This festive season I am seeing the stress all over the place, not least on Facebook posts about Elf on the Shelf and reverse advents and a book a day for December. Here's some thoughts on how we can make this festive season a little less crazy.
1 - Pick one special family day or event
Don’t feel the need to attend every Christmas light switch on, Christmas fair, pantomime and special event going.
There’s no need to do more than one Santa trip, or watch every lights switch on you can think of. Pick one good quality event for your family to go to in the run up to Christmas AND THAT’S IT!
If you do Santa (we don’t) then you’ll probably want to go and do a Santa visit with your kids. There are some amazing ones out there that include storytelling, crafts, tractor rides or carol singing if you want to make more of a day of it. If we did Santa I’d totally do one of those Santa steam train rides.
For our family Christmas trip, we go to the Spirit of Christmas Past at the folk museum. It’s a Sunday afternoon when you visit the folk museum and the houses have Christmas traditions from Victorian times in them – you get to sample food, listen to traditional carol singers, and brass bands. It’s an enjoyable afternoon that is that bit different from the usual Santa based events and isn’t too loud or scary like the way a Christmas light switch on would be. (not that I find light switch ons scary, you understand, but Daniel isn’t a fan of busy crowds and loudspeakers)
2 - Don’t say yes to everything you’re invited to
Or much at all, really. On top of school nativities and your usual activities’ Christmas parties, there will be school Christmas fairs, church carol services, invites to friends’ houses, family get-togethers, work dos and you just don’t need to do them all.
Some will be priorities, but others might be things you just feel you have to go to and you can choose to say no. Could others be rescheduled to the new year?
Maybe not the carol services, obviously, but my siblings and I go out in the new year instead of the Christmas period; I’ve heard of more and more January work Christmas dos; and if your family live locally, why not have a new year gathering to cheer up those miserable January nights?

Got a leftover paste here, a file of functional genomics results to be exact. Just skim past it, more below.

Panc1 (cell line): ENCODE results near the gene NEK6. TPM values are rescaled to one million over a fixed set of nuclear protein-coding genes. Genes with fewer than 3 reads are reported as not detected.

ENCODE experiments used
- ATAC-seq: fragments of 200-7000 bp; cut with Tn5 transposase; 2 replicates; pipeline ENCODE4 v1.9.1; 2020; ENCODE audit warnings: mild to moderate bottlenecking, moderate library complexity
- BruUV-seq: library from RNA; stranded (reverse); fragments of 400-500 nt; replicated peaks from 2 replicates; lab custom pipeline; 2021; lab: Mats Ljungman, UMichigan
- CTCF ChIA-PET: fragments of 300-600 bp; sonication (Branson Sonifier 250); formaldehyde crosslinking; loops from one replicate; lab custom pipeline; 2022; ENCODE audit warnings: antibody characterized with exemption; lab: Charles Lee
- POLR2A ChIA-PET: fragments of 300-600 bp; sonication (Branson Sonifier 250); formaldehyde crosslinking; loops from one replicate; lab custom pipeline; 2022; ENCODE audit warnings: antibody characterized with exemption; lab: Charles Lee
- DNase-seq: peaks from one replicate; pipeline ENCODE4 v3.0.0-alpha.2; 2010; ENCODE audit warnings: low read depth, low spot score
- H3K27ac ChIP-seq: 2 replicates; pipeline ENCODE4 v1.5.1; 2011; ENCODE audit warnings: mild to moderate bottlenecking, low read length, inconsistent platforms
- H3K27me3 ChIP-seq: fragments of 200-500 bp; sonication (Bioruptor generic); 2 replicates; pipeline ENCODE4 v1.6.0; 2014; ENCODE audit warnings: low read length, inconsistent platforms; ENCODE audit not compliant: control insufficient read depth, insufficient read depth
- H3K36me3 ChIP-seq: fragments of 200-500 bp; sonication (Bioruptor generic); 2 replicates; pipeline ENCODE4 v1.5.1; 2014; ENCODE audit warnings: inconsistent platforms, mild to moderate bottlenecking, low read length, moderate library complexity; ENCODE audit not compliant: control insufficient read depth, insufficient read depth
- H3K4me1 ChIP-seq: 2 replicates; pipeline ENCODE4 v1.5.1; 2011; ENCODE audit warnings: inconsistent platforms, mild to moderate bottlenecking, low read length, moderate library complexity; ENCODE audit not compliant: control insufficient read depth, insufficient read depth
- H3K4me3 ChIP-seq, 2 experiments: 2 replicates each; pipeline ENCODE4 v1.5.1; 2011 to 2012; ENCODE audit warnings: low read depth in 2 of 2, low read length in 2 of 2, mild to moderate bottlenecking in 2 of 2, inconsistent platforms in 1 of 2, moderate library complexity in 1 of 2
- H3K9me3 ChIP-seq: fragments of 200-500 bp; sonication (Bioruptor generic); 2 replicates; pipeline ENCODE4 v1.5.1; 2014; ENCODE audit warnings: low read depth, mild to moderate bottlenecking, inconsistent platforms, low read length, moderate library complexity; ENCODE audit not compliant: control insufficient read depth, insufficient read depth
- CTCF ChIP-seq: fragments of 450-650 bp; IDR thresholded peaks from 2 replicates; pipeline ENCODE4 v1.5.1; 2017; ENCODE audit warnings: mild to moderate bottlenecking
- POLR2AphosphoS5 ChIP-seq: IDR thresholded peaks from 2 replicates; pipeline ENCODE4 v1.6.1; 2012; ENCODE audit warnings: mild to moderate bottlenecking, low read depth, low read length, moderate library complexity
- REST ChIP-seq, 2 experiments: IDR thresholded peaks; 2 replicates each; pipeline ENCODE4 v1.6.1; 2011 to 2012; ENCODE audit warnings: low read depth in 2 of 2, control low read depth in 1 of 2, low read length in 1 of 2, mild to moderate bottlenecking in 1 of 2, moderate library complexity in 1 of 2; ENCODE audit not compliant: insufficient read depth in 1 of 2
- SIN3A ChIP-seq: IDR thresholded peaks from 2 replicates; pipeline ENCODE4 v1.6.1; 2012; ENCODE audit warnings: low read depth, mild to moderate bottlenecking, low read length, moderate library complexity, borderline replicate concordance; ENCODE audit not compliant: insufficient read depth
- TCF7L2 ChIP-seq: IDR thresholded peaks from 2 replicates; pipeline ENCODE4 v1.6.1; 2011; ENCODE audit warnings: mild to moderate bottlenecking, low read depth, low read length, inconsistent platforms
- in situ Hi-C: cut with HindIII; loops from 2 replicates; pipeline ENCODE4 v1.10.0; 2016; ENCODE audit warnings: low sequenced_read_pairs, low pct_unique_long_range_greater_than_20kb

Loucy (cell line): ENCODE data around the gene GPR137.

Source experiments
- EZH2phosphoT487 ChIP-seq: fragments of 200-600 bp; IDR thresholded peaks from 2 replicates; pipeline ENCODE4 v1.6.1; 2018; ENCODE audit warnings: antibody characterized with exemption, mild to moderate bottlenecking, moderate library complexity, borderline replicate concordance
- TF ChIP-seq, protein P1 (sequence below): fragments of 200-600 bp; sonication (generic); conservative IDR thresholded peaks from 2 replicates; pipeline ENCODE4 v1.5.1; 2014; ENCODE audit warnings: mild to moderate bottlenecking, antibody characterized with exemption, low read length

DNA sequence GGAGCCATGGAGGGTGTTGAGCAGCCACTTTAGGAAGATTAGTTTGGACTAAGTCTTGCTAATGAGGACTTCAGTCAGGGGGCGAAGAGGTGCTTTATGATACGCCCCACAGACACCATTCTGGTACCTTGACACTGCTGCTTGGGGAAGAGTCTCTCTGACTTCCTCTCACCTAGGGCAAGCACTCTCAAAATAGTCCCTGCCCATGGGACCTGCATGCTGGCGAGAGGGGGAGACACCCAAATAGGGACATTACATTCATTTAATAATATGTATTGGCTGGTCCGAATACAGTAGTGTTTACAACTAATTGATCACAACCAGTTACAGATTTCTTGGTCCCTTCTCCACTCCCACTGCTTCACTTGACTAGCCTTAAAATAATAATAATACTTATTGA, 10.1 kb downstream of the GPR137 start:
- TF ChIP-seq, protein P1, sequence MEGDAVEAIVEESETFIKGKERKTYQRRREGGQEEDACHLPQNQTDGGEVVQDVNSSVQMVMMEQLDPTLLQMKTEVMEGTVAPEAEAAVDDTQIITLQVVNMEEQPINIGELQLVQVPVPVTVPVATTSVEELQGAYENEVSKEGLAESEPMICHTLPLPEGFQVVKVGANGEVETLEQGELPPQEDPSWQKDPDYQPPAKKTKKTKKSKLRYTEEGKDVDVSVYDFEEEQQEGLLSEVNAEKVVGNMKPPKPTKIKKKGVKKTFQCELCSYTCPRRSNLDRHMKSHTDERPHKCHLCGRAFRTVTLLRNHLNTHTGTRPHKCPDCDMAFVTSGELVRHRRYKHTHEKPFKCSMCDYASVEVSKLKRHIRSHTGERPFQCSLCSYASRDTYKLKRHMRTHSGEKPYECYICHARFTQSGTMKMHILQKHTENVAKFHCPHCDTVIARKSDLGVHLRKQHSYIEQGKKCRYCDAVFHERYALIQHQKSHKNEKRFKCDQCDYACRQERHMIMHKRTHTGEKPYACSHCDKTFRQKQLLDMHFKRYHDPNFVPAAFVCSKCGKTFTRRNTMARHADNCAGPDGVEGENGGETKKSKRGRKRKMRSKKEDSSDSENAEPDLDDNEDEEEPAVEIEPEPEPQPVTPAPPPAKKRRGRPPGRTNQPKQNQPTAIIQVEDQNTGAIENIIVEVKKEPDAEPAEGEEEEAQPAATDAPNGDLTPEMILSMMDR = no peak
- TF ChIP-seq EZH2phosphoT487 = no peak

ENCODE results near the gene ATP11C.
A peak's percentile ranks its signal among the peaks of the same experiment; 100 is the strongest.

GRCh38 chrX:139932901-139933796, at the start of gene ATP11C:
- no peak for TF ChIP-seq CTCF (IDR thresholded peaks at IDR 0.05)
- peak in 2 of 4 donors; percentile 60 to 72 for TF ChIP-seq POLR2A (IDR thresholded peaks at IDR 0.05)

3 - Simplify what you can
If your children are still young you could decide to step back from the rat race of buying lots and decide to reduce the number of presents they get before they notice!
Don’t feel the need to do Elf on the Shelf or a crafty daily advent devotional with your child if you’re already overwhelmed, or do simplified versions of them. Pinterest is NOT your friend at Christmas, it makes all of us feel inadequate, doesn’t it?! Or find someone who has blogged some ideas or created a Pinterest board of a simple version if you really feel the need to do it.
If you’re cooking Christmas dinner, how about reducing the prep by buying premade parts of the food. You can get trays of honey roast parsnips and roast potatoes, pre made stuffing, even a turkey crown. These shortcuts will reduce the time needed to prep for Christmas dinner and honestly, no one will notice!
For me this year I think I might go simple on the Christmas decorations. Is that crazy talk?! I just can’t face all the cleaning and clearing required to get the decorations up. We don’t have a dumping room anymore as our three bedrooms are occupied so I can’t easily shift stuff around. It feels like leaving some of the decorations in the loft is so wrong, but this year, it may be the thing that saves Christmas from being overwhelming!
Plus the thought of trying to stop the crazy 17 month old from pulling the tree over, climbing on the tree, eating the lights…ugh!
4 - Prioritise what you enjoy
What do you normally like to spend any free time doing? Spend some time in December doing this! If it’s going to gigs, get tickets for something. If you love knitting, spend an evening or two in by the fire. If it’s playing board games with friends, invite them round and have a night with some red wine and Settlers!
Don’t think that the run up to Christmas has to mean pausing normal life and doing exclusively festive activities. Do what normally brings you joy. Even if that is sitting in with a glass bottle of wine by yourself!
5 - Think about the true meaning of Christmas
For many Christmas is all about spending time with family and friends. Maybe it’s thinking about those less fortunate and donating to charity or volunteering with a charity. For others it’s all about the food and drink. For us, it’s about celebrating Jesus’ birth and remembering that first Christmas.
Once you’ve thought about what Christmas means to you, you’ll know where to spend your time and money. Don’t get stressed out if there are things you can do to reduce the stuff you have in the diary and in your mind.
And if you're a Christian, let's not lose sight of what this season is really about. Love came down at Christmas to us in the arrival of Jesus as a baby and because of what He has done for us, we are to be a light in this world. Think about how your attitude to Christmas, the things you prioritise and how you spend your time - may it be for God's glory.
So let’s not start the festive season feeling like we need to create the perfect advent or Christmas experience for our kids.